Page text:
LEMON: Yes. OK, so both of you stay with me, a lot more to talk about. When we come back, we're going to talk about the president's Twitter attack on the sitting Republican congressman just hours before polls close in his district's primary. We're going to tell you how he fared in the election.


LEMON: Primary results coming in from races across the country tonight. Our breaking news, CNN project Republican Congressman Mark Sanford, a Trump critic will not finish first in South Carolina, not finish first in South Carolina. [22:30:06] Back with me, Frank Bruni and Mark McKinnon. So Frank, among the primaries tonight that we're watching this one the one that stands out is really Mark Sanders, because he has been critical -- Mark Sanford -- he's been critical of President Trump.

And tonight, just three hours before the election, the President tweeted this, he said Mark Sanford has been very unhelpful to me in my campaign to MAGA. He is MIA and nothing, but trouble. He is better off in Argentina. I fully endorse Katie Arrington for Congress in South Carolina, a state I love. She is tough on crime, and will continue our fight to lower taxes. Vote Katie!

So Sanford is not going to finish first. He is going to be in the run-off. But is this what happens when you go up against the President, and shows at this risky business?

BRUNI: Sure. He has done this before with other people. If you are not a loyalist, and he has the choice between you and a loyalist, he is going to throw his support to a loyalist. What's interesting about this is what did he really accomplish by doing it several hours in advance.

LEMON: Several hours, right.

BRUNI: He got something out of his system, he satisfied his own emotions, which is always his driving force, but I don't think he did anything extremely tactical here. He just got something off his chest.

LEMON: Red flags for Republicans tonight in Virginia, Mark, because so far, candidate Corey Stewart, he won the Republican nomination for Senate, he's going to face Democratic Senator Tim Kaine. Stewart has been fiercely criticized for associating with white nationalist. I mean, isn't he exactly the kind of candidate Republicans need to stir clear off?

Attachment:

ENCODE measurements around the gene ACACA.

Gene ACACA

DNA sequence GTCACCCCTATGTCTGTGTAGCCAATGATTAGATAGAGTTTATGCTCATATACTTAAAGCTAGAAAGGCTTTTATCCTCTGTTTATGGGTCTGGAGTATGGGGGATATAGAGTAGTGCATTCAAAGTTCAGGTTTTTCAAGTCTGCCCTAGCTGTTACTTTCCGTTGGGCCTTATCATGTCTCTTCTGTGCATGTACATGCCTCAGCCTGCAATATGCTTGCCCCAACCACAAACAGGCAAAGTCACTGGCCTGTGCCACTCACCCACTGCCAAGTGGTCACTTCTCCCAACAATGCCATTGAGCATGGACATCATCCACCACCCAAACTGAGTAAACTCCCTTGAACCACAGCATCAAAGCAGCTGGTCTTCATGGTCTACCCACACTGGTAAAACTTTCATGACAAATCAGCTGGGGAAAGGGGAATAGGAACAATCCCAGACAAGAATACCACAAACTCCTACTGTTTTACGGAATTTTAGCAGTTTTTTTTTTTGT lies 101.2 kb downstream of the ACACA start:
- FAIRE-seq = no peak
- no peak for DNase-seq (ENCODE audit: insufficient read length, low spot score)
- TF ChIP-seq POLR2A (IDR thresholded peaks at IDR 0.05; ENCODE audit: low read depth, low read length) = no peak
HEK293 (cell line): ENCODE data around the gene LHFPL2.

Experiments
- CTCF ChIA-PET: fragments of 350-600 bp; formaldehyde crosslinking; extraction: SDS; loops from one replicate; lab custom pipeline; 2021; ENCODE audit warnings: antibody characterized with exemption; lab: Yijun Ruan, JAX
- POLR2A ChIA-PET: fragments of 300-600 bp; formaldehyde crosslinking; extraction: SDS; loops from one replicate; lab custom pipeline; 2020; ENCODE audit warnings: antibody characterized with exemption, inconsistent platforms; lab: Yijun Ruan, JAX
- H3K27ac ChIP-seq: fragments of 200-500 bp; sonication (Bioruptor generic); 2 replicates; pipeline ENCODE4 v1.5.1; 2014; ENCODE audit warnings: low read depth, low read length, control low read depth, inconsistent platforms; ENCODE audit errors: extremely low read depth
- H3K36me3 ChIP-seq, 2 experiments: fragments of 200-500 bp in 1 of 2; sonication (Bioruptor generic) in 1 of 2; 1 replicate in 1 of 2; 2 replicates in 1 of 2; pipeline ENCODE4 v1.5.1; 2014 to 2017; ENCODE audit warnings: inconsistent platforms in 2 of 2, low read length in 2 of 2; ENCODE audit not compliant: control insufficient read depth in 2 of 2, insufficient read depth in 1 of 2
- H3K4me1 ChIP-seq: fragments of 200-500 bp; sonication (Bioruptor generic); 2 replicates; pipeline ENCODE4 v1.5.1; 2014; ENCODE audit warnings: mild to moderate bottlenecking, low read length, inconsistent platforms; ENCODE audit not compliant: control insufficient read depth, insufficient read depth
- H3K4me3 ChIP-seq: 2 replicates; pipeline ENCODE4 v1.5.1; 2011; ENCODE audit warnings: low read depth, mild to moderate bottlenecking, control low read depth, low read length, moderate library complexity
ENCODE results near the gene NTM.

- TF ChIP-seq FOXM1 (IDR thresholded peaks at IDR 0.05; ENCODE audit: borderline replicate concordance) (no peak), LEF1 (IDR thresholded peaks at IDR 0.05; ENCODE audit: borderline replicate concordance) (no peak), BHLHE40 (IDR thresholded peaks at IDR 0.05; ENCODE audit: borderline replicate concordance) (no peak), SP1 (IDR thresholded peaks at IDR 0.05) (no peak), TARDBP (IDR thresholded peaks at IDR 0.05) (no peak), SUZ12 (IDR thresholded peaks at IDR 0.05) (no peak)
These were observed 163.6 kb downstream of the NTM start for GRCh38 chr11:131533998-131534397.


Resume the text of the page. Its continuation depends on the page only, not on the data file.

MCKINNON: Yes, and we've sure seen examples of that in different races around the country. But I think we're seeing that the volatile blue wave may turn into a ripple just given all the dynamics that are happening.

It's interesting on the Sanford front. I know Sanford pretty well, and I've always admire his independence, but he's paying for his independence tonight. And this is just more evidence that Trump has completely taken over the Republican Party.

Now, you talk about historical, you know, what does Republican Party mean? It means much different things to people like me who was attracted to compassionate and conservatism of George Bush. But if you are -- you are in a Republican Party today, it's Trump's party. And so you wonder why Republican congressmen and Congress don't take on Trump, exhibit A in South Carolina tonight.

LEMON: So, Frank, in terms of 2020, the President was quick to latch on a recent speech. This is by Mitt Romney. Mitt Romney said I think President Trump will be re-nominated by my party easily, and I think he will be reelected solidly. Romney told big donor -- dig dollar donors at a retreat in Deer Valley, Utah.

I think that not just because of a strong economy, and because people are increasingly seeing rising wages, but I think it's also true because I think our Democratic friends -- or our Democrat friends, sorry -- our Democrat friends -- I don't want to get that, you know --

BRUNI: Yes, no, no.